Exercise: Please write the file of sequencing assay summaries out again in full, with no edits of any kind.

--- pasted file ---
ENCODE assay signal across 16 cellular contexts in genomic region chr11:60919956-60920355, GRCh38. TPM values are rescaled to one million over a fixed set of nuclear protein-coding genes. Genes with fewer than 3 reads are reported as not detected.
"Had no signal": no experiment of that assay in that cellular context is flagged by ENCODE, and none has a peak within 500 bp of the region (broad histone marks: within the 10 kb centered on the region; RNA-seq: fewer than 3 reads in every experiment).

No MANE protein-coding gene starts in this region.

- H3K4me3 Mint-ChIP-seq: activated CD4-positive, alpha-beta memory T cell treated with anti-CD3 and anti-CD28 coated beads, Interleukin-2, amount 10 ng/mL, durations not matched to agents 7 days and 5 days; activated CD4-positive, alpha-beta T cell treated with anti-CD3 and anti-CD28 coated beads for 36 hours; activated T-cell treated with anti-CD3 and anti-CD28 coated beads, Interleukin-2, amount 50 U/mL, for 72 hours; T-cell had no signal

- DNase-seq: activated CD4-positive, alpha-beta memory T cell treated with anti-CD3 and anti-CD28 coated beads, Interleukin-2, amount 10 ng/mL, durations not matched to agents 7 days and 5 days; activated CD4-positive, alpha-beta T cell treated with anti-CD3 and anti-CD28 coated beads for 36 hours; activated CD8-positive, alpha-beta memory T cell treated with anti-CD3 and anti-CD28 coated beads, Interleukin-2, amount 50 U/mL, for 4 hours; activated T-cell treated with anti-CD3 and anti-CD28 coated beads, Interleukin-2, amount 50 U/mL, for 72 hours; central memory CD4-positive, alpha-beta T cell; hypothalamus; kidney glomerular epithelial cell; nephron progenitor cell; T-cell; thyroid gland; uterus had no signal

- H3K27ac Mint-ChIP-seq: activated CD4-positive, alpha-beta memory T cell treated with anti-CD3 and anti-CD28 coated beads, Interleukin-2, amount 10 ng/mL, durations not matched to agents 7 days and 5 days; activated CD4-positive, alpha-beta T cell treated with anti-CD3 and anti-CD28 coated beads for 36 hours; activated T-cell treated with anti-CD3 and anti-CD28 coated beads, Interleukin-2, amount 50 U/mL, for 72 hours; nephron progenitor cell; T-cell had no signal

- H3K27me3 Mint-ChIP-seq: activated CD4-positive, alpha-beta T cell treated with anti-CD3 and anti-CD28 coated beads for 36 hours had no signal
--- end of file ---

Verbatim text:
ENCODE assay signal across 16 cellular contexts in genomic region chr11:60919956-60920355, GRCh38. TPM values are rescaled to one million over a fixed set of nuclear protein-coding genes. Genes with fewer than 3 reads are reported as not detected.
"Had no signal": no experiment of that assay in that cellular context is flagged by ENCODE, and none has a peak within 500 bp of the region (broad histone marks: within the 10 kb centered on the region; RNA-seq: fewer than 3 reads in every experiment).

No MANE protein-coding gene starts in this region.

- H3K4me3 Mint-ChIP-seq: activated CD4-positive, alpha-beta memory T cell treated with anti-CD3 and anti-CD28 coated beads, Interleukin-2, amount 10 ng/mL, durations not matched to agents 7 days and 5 days; activated CD4-positive, alpha-beta T cell treated with anti-CD3 and anti-CD28 coated beads for 36 hours; activated T-cell treated with anti-CD3 and anti-CD28 coated beads, Interleukin-2, amount 50 U/mL, for 72 hours; T-cell had no signal

- DNase-seq: activated CD4-positive, alpha-beta memory T cell treated with anti-CD3 and anti-CD28 coated beads, Interleukin-2, amount 10 ng/mL, durations not matched to agents 7 days and 5 days; activated CD4-positive, alpha-beta T cell treated with anti-CD3 and anti-CD28 coated beads for 36 hours; activated CD8-positive, alpha-beta memory T cell treated with anti-CD3 and anti-CD28 coated beads, Interleukin-2, amount 50 U/mL, for 4 hours; activated T-cell treated with anti-CD3 and anti-CD28 coated beads, Interleukin-2, amount 50 U/mL, for 72 hours; central memory CD4-positive, alpha-beta T cell; hypothalamus; kidney glomerular epithelial cell; nephron progenitor cell; T-cell; thyroid gland; uterus had no signal

- H3K27ac Mint-ChIP-seq: activated CD4-positive, alpha-beta memory T cell treated with anti-CD3 and anti-CD28 coated beads, Interleukin-2, amount 10 ng/mL, durations not matched to agents 7 days and 5 days; activated CD4-positive, alpha-beta T cell treated with anti-CD3 and anti-CD28 coated beads for 36 hours; activated T-cell treated with anti-CD3 and anti-CD28 coated beads, Interleukin-2, amount 50 U/mL, for 72 hours; nephron progenitor cell; T-cell had no signal

- H3K27me3 Mint-ChIP-seq: activated CD4-positive, alpha-beta T cell treated with anti-CD3 and anti-CD28 coated beads for 36 hours had no signal